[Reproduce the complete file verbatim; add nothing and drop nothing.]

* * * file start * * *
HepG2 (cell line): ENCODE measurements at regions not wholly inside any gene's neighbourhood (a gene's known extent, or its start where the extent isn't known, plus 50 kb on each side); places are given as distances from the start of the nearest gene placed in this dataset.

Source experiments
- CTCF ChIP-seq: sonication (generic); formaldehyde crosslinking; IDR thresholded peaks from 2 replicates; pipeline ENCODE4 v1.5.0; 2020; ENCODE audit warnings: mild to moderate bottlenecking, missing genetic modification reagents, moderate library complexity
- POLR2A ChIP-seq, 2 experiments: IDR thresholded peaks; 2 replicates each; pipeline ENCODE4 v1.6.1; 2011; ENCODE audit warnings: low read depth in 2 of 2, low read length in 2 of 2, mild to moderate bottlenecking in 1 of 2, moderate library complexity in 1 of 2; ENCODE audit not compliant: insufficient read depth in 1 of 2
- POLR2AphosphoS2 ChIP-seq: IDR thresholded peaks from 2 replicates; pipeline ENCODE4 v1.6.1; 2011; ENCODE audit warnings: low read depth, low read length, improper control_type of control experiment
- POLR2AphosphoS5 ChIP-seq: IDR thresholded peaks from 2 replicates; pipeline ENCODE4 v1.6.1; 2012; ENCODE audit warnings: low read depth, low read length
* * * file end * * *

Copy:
HepG2 (cell line): ENCODE measurements at regions not wholly inside any gene's neighbourhood (a gene's known extent, or its start where the extent isn't known, plus 50 kb on each side); places are given as distances from the start of the nearest gene placed in this dataset.

Source experiments
- CTCF ChIP-seq: sonication (generic); formaldehyde crosslinking; IDR thresholded peaks from 2 replicates; pipeline ENCODE4 v1.5.0; 2020; ENCODE audit warnings: mild to moderate bottlenecking, missing genetic modification reagents, moderate library complexity
- POLR2A ChIP-seq, 2 experiments: IDR thresholded peaks; 2 replicates each; pipeline ENCODE4 v1.6.1; 2011; ENCODE audit warnings: low read depth in 2 of 2, low read length in 2 of 2, mild to moderate bottlenecking in 1 of 2, moderate library complexity in 1 of 2; ENCODE audit not compliant: insufficient read depth in 1 of 2
- POLR2AphosphoS2 ChIP-seq: IDR thresholded peaks from 2 replicates; pipeline ENCODE4 v1.6.1; 2011; ENCODE audit warnings: low read depth, low read length, improper control_type of control experiment
- POLR2AphosphoS5 ChIP-seq: IDR thresholded peaks from 2 replicates; pipeline ENCODE4 v1.6.1; 2012; ENCODE audit warnings: low read depth, low read length